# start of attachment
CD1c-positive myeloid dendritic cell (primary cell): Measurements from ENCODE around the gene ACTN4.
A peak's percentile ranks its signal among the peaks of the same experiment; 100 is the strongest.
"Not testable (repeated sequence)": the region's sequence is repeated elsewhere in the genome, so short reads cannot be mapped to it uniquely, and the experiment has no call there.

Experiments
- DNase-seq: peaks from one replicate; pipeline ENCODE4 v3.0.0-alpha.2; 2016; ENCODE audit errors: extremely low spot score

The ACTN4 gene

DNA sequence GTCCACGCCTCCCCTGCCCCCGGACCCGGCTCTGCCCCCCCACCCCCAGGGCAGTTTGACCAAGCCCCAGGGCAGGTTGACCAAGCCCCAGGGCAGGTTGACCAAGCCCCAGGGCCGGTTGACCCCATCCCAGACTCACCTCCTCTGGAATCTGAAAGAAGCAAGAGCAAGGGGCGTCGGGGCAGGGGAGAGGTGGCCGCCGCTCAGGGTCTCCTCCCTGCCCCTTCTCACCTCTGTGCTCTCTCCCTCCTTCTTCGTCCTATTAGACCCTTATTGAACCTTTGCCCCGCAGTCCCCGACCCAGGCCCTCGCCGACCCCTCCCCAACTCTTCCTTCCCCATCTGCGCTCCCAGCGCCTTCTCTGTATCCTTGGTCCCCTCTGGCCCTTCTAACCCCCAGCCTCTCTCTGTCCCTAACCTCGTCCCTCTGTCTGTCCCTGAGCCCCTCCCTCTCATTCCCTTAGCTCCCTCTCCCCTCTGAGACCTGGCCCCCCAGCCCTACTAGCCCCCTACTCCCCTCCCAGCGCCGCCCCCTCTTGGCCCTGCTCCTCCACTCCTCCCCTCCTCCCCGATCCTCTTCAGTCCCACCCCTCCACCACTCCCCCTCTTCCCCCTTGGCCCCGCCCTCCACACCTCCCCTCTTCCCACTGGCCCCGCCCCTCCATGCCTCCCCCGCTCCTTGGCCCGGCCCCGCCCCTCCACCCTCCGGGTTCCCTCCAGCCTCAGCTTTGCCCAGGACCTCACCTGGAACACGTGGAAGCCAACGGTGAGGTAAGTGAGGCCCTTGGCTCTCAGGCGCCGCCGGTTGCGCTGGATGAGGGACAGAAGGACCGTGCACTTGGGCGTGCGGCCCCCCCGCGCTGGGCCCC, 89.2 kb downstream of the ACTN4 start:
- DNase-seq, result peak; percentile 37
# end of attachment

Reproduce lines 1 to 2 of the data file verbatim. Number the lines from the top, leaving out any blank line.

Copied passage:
CD1c-positive myeloid dendritic cell (primary cell): Measurements from ENCODE around the gene ACTN4.
A peak's percentile ranks its signal among the peaks of the same experiment; 100 is the strongest.